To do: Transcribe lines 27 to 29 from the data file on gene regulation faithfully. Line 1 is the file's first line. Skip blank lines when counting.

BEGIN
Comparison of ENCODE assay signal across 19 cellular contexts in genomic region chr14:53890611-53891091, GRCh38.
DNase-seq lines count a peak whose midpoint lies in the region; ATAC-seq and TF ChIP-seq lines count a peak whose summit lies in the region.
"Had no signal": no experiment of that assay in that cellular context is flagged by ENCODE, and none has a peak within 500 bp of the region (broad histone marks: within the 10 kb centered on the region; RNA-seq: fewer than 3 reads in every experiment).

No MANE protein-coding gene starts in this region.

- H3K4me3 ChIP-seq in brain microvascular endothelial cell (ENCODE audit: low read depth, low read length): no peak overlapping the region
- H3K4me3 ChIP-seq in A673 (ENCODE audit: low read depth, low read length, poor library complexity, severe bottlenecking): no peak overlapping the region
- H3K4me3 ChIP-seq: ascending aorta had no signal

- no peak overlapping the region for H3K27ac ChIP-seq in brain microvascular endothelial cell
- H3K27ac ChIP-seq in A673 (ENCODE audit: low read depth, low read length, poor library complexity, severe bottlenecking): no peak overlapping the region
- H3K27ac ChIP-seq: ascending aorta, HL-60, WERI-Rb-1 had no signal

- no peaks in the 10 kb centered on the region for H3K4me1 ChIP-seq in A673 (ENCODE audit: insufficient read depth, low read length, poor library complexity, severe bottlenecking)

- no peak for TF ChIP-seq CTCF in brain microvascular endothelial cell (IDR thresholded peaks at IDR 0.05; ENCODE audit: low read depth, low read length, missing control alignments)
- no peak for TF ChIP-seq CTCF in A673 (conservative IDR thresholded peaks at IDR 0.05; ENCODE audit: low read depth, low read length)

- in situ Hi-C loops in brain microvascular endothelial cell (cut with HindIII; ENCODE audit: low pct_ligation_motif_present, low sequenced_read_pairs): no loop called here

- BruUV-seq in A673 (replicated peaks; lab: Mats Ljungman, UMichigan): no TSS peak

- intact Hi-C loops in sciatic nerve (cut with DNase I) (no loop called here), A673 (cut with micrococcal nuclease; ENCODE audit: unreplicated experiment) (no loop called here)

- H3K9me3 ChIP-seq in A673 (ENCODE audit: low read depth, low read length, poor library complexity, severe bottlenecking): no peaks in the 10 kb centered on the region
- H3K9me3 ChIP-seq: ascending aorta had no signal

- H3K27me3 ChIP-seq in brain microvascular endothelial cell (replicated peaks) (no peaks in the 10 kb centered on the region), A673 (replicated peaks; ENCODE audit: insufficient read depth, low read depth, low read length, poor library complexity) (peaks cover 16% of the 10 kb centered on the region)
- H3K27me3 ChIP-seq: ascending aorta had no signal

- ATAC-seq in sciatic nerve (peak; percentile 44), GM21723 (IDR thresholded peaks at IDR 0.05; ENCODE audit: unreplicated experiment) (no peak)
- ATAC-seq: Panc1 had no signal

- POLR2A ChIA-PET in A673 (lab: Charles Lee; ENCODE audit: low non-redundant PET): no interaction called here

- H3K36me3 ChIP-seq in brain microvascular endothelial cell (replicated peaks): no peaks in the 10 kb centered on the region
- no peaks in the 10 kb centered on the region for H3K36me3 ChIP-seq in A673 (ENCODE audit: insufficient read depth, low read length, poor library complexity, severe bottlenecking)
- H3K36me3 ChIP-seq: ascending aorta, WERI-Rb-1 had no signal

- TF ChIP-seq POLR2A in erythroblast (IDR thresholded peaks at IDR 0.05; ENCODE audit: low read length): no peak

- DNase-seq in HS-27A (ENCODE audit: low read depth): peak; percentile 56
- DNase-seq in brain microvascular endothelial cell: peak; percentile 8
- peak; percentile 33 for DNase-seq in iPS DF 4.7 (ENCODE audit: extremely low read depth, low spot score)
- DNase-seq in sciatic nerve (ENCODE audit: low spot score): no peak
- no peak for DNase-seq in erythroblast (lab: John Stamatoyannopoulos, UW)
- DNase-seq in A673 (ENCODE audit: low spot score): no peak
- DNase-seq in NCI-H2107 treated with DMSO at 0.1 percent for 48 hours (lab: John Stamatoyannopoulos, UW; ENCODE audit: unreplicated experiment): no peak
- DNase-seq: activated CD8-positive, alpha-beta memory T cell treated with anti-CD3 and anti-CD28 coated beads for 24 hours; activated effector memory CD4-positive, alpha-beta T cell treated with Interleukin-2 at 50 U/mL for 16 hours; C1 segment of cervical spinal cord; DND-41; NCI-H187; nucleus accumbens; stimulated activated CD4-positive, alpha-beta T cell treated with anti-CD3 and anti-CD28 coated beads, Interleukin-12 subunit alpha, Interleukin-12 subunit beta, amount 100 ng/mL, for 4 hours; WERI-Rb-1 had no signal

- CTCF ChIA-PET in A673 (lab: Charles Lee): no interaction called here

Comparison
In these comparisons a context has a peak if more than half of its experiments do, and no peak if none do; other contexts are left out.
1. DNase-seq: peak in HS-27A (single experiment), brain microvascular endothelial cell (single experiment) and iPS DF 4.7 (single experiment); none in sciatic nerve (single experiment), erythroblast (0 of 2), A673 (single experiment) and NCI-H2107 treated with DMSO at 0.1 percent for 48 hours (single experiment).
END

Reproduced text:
- TF ChIP-seq POLR2A in erythroblast (IDR thresholded peaks at IDR 0.05; ENCODE audit: low read length): no peak

- DNase-seq in HS-27A (ENCODE audit: low read depth): peak; percentile 56
- DNase-seq in brain microvascular endothelial cell: peak; percentile 8